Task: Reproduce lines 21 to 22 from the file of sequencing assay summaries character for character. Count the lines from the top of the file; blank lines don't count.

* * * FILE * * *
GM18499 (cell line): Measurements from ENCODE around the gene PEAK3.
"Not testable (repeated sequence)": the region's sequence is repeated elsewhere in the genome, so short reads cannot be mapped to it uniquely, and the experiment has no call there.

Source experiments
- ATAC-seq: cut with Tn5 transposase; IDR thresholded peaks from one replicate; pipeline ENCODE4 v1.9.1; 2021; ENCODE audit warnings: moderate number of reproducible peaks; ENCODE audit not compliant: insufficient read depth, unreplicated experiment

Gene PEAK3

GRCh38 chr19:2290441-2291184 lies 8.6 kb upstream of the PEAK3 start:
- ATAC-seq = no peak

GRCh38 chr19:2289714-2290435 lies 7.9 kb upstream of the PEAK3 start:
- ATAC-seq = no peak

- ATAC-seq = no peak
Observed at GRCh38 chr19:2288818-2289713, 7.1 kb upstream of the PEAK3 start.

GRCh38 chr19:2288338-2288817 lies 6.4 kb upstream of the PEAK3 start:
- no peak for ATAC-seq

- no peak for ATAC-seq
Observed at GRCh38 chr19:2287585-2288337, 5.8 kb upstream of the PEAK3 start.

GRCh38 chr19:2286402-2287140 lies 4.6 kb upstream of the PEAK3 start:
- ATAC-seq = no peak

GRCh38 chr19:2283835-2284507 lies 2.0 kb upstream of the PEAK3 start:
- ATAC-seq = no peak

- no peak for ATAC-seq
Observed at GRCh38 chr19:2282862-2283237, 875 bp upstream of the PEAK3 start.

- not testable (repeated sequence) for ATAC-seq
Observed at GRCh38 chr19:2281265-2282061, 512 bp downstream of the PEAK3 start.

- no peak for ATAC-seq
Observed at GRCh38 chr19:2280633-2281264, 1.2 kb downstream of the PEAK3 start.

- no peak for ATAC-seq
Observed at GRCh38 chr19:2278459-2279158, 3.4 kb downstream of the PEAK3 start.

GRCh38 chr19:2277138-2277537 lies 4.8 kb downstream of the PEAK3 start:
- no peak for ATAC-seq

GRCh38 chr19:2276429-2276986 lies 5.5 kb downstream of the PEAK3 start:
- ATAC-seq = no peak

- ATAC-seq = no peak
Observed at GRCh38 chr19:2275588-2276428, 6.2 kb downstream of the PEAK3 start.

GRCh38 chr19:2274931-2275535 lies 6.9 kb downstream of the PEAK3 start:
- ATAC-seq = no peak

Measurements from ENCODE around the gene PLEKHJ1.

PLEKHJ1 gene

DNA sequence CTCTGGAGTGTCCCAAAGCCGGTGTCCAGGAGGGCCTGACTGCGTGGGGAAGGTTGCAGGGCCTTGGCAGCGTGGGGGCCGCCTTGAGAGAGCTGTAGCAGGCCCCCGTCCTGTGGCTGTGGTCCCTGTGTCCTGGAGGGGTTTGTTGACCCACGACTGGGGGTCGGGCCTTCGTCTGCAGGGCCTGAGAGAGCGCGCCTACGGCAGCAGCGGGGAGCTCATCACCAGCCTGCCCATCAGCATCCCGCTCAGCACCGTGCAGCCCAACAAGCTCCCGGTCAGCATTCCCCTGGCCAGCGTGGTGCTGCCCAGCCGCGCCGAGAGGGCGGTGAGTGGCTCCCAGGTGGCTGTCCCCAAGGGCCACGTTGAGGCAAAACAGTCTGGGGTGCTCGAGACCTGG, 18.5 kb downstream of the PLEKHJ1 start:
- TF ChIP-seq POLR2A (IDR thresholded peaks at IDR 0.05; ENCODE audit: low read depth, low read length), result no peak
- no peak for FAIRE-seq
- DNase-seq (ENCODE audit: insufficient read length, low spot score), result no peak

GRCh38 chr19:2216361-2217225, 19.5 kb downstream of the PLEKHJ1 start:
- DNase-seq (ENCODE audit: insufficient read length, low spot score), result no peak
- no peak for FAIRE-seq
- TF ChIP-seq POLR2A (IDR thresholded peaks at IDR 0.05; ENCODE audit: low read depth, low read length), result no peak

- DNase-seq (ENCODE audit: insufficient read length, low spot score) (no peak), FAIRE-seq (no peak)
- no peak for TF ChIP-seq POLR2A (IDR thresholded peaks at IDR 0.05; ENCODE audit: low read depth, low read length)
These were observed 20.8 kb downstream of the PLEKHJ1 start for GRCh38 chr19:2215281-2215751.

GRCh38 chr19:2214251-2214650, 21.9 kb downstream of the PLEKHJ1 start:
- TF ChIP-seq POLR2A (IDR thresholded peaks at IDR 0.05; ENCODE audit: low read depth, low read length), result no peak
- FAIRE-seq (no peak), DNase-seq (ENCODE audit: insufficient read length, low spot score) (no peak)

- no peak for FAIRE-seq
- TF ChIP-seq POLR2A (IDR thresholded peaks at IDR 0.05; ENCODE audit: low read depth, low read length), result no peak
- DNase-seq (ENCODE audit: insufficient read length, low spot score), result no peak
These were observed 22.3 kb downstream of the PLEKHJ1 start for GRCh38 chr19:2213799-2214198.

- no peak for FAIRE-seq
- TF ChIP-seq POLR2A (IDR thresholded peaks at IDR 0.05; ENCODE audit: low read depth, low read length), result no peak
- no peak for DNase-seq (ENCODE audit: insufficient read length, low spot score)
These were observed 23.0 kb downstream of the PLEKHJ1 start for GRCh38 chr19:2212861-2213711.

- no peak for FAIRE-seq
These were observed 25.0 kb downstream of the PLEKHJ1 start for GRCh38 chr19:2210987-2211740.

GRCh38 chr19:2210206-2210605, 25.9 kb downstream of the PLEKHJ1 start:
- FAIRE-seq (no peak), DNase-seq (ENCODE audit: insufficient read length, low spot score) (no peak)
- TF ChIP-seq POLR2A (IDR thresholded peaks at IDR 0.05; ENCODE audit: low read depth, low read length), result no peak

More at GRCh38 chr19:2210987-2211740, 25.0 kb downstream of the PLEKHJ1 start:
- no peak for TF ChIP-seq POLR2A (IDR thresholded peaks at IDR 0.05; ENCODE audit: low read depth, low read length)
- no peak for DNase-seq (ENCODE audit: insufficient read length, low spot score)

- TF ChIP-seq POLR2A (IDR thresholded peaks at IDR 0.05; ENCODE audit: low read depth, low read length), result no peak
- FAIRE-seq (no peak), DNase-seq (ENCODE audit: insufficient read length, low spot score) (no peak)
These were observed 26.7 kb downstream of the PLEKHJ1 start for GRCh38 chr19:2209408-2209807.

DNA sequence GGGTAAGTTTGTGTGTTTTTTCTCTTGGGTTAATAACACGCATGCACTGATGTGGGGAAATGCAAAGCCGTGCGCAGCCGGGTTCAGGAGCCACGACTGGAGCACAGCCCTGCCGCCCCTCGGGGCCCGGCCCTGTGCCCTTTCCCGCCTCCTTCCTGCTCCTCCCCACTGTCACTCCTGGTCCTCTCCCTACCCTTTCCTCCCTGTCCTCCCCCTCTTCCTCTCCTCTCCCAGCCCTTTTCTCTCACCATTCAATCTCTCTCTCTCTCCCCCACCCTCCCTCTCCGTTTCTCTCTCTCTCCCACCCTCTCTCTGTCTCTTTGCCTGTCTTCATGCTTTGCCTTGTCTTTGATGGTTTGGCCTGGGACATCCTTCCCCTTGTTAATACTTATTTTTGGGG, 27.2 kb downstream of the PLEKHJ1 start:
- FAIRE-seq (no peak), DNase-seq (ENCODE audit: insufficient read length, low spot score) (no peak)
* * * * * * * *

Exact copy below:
Observed at GRCh38 chr19:2282862-2283237, 875 bp upstream of the PEAK3 start.

- not testable (repeated sequence) for ATAC-seq